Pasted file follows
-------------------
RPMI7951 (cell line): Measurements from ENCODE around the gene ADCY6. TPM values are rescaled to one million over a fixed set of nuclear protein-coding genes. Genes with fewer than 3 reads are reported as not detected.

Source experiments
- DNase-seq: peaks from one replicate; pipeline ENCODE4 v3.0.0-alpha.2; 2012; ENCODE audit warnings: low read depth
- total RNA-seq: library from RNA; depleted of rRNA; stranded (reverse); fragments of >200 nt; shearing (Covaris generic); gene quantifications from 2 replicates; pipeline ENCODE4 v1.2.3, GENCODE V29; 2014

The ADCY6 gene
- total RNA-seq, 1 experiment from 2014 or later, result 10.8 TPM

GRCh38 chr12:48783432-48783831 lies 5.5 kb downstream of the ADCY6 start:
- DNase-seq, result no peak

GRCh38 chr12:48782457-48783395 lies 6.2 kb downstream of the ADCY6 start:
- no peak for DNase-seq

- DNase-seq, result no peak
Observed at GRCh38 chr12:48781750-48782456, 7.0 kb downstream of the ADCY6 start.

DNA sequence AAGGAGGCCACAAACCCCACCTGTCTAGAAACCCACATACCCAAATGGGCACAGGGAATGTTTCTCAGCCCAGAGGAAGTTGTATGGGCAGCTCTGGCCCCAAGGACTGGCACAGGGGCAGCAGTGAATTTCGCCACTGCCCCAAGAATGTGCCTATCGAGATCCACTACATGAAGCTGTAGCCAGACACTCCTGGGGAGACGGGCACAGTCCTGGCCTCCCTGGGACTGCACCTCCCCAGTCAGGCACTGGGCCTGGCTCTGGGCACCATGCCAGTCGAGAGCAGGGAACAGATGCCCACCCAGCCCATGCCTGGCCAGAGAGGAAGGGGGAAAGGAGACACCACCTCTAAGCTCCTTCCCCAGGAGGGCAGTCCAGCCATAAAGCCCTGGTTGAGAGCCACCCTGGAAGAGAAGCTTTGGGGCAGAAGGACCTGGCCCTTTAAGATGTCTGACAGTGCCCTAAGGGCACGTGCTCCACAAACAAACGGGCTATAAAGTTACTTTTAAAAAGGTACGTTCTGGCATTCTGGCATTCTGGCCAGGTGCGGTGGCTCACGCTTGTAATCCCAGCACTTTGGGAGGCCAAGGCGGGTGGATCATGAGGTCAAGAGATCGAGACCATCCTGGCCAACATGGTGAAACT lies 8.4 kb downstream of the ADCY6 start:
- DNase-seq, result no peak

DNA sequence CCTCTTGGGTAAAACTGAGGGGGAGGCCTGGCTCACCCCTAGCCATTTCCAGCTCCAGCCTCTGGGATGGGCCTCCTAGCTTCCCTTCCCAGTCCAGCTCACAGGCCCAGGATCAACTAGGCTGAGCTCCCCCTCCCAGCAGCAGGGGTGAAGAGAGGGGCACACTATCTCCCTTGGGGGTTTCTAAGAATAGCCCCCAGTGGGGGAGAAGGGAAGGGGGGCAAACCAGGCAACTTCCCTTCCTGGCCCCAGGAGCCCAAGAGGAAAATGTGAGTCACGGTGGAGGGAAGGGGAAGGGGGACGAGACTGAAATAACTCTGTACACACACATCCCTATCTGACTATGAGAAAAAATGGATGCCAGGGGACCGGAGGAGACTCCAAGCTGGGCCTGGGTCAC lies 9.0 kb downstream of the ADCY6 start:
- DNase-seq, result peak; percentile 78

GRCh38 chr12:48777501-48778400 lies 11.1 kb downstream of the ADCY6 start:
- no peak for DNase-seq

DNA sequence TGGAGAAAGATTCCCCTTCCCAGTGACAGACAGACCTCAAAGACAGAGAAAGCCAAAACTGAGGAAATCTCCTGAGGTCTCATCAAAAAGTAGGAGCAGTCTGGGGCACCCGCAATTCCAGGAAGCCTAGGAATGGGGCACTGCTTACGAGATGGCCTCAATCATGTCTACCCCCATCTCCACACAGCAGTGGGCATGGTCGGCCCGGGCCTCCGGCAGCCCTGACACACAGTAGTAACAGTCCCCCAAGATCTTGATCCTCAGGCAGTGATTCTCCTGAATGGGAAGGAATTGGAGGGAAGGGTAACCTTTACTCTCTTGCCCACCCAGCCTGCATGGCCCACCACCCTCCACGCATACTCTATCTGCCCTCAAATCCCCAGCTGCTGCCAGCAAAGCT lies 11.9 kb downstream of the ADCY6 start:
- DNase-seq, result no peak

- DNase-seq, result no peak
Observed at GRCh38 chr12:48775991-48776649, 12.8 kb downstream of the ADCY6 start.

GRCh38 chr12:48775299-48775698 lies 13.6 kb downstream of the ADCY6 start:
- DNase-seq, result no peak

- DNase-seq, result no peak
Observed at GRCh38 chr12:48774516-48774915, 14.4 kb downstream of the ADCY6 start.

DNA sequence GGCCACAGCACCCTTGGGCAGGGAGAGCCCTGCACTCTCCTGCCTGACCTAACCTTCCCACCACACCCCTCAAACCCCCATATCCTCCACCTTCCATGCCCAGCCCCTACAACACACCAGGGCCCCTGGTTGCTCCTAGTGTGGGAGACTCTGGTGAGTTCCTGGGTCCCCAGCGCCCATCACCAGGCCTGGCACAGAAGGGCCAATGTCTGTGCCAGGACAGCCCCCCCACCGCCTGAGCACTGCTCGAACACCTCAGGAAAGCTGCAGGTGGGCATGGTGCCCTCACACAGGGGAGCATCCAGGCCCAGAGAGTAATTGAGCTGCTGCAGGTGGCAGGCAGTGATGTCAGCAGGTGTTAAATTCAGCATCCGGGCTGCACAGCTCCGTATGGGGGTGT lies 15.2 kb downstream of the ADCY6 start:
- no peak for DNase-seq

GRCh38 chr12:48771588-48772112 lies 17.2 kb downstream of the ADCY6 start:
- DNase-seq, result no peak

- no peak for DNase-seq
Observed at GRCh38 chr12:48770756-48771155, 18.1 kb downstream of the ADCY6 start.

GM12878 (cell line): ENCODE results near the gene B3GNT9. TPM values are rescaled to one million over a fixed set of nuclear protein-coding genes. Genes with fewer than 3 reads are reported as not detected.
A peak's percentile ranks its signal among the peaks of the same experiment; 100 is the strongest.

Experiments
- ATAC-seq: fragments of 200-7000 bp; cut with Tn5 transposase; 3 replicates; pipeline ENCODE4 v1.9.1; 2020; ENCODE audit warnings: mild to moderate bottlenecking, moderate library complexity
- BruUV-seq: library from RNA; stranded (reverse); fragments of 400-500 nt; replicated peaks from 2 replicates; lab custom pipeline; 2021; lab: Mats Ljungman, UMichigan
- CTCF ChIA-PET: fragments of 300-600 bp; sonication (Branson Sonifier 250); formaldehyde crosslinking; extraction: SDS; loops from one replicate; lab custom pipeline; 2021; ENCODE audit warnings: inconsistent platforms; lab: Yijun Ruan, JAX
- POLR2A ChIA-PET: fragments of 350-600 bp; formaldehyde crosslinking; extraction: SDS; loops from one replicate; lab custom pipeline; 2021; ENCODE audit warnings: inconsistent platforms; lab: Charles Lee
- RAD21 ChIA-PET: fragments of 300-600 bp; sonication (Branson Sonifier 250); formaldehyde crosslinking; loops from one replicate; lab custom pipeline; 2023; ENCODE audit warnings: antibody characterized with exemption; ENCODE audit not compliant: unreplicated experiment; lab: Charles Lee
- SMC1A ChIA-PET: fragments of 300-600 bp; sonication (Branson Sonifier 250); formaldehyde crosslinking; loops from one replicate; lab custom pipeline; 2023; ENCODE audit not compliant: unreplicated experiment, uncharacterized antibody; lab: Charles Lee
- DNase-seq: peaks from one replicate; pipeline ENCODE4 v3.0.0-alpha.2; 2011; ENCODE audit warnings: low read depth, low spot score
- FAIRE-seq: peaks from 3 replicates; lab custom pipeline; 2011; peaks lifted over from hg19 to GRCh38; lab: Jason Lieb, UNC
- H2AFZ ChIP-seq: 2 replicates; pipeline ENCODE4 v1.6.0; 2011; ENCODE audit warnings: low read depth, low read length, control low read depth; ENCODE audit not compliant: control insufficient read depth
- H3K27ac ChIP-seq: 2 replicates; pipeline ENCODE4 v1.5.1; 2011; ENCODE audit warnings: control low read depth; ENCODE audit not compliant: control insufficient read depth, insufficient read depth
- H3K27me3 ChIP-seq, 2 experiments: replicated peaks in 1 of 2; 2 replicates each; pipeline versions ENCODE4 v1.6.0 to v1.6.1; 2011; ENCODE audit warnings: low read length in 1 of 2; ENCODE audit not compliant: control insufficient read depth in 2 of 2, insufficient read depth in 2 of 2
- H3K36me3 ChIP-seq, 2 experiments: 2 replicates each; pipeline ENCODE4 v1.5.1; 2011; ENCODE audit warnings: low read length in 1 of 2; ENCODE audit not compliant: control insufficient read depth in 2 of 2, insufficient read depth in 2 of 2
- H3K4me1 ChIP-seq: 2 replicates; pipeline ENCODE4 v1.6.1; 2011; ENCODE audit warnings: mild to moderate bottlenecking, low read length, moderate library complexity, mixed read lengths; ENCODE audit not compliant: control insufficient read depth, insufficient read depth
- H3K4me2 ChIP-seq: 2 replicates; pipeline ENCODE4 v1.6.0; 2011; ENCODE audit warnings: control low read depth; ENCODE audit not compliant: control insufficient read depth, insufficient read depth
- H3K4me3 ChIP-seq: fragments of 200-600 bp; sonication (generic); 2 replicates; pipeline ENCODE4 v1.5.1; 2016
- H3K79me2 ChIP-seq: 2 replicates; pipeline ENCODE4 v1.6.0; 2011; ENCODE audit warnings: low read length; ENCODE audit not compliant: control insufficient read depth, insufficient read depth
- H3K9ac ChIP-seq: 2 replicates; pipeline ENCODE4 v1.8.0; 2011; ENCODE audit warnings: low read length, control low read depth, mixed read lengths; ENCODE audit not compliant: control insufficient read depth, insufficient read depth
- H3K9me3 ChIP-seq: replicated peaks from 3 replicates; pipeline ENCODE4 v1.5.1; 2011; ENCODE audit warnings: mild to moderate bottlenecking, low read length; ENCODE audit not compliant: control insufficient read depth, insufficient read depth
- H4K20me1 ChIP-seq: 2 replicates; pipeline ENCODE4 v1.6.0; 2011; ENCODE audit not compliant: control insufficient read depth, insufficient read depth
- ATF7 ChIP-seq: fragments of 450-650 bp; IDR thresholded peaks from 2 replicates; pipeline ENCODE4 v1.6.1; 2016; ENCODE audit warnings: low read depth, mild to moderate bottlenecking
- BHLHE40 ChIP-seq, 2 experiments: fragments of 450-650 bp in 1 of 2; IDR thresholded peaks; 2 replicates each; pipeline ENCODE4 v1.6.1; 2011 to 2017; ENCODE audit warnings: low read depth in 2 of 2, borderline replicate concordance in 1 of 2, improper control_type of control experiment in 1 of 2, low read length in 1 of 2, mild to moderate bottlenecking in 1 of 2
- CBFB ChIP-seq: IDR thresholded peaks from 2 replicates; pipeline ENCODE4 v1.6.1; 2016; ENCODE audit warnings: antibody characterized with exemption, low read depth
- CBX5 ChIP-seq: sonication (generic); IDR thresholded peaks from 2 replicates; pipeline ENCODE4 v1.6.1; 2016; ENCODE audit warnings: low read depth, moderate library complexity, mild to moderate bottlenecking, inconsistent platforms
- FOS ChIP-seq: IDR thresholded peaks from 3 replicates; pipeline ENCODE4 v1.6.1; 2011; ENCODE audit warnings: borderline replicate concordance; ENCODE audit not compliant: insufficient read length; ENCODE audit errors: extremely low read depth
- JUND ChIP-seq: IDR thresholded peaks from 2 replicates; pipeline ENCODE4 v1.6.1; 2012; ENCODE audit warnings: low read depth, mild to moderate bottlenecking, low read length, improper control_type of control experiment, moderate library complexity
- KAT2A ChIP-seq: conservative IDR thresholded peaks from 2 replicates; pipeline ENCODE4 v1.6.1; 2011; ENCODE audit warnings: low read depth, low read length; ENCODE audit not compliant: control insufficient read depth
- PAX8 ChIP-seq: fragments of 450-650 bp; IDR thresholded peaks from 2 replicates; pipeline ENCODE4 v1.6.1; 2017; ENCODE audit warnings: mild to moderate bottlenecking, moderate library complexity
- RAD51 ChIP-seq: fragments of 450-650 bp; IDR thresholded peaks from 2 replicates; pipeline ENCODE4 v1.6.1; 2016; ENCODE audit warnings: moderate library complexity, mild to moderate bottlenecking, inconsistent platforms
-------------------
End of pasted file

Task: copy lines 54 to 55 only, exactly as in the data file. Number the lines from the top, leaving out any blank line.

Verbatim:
- H4K20me1 ChIP-seq: 2 replicates; pipeline ENCODE4 v1.6.0; 2011; ENCODE audit not compliant: control insufficient read depth, insufficient read depth
- ATF7 ChIP-seq: fragments of 450-650 bp; IDR thresholded peaks from 2 replicates; pipeline ENCODE4 v1.6.1; 2016; ENCODE audit warnings: low read depth, mild to moderate bottlenecking